35 Years Later, Elderly Inmate Is Still Paying for Wounding Cop


New York Times columnist Jim Dwyer profiles Mohaman G. Koti, a convict in his mid-80s who was denied parole for the sixth time earlier this year after spending 35 years in prison for the attempted murder of a city cop in an incident that began with a traffic stop over an inspection sticker. Though elderly, Koti does not make the list of the 10 oldest prisoners in New York State. The state has 2,133 prisoners over the age of 60, About half are doing life without parole.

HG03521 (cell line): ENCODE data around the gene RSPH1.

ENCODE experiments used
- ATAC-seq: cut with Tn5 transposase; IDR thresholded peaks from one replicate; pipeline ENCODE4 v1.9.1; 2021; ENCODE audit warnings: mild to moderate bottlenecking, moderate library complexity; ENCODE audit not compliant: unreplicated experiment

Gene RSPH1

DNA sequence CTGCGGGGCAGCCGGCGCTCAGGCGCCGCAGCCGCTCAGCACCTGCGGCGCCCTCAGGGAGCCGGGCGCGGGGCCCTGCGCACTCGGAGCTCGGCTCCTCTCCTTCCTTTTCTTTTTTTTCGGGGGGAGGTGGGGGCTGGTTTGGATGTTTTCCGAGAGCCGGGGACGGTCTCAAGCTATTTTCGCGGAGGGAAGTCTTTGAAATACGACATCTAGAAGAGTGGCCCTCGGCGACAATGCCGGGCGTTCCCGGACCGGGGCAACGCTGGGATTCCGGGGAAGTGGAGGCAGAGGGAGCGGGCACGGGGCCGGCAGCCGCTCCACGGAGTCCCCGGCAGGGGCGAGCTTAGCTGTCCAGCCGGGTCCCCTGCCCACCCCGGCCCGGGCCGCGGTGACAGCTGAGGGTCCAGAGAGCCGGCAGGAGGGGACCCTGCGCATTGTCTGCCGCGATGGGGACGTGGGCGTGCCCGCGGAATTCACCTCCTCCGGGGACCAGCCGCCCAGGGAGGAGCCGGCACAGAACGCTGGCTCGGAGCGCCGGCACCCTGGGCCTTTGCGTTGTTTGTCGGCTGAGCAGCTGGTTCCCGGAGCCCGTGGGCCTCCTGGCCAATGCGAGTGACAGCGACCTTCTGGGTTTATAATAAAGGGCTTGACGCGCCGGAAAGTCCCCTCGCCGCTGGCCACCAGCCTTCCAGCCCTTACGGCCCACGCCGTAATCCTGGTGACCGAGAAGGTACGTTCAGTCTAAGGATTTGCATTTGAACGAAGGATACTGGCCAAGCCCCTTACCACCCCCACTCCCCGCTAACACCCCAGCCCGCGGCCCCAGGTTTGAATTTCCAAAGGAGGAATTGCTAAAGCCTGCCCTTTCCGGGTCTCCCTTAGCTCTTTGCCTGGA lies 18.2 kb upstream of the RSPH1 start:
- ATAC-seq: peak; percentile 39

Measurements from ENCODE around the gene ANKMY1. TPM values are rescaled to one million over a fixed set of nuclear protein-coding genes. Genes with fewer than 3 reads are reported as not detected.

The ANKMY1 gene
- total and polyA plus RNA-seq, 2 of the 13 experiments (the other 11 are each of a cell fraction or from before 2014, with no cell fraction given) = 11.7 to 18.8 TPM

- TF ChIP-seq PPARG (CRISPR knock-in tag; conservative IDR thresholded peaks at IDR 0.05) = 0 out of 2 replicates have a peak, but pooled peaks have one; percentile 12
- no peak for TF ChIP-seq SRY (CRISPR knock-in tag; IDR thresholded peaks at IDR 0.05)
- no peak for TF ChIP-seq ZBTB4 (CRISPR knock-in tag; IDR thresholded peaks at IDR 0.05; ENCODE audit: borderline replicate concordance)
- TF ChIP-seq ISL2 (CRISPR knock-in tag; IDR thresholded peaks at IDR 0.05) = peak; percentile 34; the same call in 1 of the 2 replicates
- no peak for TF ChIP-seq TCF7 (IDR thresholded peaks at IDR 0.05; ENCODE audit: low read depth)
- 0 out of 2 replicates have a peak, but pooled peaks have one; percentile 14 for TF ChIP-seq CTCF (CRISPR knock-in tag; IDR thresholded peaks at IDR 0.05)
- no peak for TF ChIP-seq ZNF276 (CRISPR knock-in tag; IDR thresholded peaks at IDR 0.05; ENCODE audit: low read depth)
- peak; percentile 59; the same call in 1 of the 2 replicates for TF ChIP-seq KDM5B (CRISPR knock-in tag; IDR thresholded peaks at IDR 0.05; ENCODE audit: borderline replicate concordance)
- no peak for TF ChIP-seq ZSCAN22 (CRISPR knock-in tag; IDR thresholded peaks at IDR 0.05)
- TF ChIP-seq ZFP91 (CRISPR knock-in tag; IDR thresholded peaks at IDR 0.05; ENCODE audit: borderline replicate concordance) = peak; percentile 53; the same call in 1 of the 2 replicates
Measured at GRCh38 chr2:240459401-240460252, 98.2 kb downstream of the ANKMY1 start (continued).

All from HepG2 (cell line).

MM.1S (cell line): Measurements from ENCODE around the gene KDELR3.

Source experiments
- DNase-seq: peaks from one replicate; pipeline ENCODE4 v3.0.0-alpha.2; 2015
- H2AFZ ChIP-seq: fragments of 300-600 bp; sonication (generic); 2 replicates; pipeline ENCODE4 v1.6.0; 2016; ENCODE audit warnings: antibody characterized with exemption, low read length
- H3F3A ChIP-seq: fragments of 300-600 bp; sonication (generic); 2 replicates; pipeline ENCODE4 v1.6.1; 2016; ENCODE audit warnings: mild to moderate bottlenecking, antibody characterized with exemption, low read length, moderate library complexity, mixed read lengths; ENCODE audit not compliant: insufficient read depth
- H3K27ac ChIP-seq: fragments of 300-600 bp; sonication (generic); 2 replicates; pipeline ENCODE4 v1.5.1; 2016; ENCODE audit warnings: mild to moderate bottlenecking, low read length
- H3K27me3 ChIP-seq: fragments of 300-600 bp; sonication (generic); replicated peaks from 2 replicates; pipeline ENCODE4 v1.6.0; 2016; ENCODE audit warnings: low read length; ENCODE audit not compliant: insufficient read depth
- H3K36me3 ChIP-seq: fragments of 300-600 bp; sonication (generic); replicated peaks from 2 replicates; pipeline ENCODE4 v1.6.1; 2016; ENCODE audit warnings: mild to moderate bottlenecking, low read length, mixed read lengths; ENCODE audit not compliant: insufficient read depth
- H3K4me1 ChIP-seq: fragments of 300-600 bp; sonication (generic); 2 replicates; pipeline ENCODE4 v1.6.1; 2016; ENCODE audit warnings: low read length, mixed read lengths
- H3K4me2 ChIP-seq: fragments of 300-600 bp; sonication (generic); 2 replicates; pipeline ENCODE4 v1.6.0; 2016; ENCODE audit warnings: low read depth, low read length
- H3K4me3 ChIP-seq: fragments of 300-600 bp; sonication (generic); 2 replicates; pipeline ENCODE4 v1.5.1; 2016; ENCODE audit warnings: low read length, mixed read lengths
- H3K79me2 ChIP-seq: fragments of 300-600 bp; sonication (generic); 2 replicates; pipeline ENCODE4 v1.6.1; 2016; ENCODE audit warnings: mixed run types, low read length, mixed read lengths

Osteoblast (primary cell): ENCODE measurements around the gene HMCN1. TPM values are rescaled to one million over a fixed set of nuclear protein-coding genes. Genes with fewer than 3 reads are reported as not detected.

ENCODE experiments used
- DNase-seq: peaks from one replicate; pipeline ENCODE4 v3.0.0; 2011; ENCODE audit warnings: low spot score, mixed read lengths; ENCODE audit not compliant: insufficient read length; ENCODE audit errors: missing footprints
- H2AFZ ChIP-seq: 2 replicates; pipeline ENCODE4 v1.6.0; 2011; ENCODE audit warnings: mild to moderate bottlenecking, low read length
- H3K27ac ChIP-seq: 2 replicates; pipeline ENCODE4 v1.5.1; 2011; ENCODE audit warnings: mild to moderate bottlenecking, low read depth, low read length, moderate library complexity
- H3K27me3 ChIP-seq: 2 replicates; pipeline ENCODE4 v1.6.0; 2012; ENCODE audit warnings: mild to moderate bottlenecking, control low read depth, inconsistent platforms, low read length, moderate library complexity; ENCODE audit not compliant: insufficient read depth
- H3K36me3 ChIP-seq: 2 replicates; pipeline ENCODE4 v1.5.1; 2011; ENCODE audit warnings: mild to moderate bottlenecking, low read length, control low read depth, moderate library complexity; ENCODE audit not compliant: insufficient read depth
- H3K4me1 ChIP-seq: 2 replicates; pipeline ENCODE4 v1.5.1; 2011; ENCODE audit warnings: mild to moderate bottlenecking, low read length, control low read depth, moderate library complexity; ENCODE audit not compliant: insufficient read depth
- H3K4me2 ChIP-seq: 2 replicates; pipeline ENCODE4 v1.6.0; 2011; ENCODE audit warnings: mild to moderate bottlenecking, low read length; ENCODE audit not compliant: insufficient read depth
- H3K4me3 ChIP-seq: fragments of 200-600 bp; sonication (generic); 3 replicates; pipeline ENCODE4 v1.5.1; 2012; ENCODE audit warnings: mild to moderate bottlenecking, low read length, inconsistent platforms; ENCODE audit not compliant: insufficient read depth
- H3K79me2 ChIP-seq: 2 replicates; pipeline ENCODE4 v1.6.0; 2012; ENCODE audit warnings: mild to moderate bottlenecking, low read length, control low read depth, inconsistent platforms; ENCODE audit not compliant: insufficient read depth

Offered a sentence of 7 1/2 to 15 years, he turned it down because he thought he could beat the charges at trial. That strategy failed. He arrived in state prison in 1978 to serve a sentence of 25 years to life. For prisoners over age 60, the rate of recidivism is about 1 percent. Koti, who was rated by parole investigators at a low risk to commit another crime, was turned down for release by a 2-to-1 vote. Why? The board said he had a history of violence, was at risk to commit another crime, and letting him go would create disrespect for the law.

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